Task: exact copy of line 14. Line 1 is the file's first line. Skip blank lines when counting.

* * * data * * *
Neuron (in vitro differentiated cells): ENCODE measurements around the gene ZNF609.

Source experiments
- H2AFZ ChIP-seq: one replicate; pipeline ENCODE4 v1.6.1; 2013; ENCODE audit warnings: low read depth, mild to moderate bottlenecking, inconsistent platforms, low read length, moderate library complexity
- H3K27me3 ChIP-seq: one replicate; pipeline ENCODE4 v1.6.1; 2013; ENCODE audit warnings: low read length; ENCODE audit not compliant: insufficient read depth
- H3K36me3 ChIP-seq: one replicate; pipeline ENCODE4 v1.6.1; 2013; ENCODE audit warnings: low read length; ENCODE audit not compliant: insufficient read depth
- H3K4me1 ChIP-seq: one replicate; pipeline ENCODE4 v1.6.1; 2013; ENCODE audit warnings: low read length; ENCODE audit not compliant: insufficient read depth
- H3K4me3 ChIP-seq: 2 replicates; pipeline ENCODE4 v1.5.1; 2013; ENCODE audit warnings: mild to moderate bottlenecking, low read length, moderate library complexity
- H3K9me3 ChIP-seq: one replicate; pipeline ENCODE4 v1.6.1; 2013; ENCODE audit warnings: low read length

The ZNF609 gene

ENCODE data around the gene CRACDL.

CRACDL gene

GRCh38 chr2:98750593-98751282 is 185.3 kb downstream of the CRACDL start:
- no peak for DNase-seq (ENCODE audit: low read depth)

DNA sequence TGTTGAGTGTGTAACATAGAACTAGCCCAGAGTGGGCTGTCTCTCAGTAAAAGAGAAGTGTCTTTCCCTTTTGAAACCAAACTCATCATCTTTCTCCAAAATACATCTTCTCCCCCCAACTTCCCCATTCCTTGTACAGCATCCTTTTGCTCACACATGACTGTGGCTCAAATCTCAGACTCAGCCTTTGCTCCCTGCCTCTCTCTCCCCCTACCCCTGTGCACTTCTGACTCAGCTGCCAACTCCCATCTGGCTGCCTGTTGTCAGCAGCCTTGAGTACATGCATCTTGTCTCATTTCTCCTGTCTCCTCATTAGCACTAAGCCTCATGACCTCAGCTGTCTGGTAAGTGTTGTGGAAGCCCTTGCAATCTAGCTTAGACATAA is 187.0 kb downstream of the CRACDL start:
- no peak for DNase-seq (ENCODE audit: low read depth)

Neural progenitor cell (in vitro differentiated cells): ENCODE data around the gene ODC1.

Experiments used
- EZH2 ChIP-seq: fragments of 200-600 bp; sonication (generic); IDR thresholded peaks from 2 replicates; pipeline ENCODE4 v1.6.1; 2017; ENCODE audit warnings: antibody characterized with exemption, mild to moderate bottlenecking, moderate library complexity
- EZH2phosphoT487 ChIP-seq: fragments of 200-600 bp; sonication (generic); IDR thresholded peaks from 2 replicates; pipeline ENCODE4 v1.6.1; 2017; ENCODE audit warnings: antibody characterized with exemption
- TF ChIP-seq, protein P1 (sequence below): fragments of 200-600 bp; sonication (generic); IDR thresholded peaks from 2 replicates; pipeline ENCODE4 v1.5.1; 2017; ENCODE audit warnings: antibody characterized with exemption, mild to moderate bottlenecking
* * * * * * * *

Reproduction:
DNA sequence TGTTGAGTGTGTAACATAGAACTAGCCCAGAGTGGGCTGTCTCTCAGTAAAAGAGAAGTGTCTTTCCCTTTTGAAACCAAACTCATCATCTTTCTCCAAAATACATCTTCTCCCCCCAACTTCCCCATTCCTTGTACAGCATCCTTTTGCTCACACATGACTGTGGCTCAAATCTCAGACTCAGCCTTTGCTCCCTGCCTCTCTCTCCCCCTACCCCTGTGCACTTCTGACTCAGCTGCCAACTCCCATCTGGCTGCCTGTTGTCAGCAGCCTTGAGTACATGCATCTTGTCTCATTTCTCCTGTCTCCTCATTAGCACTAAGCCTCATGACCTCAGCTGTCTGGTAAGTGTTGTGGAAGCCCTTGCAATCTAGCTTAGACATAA is 187.0 kb downstream of the CRACDL start: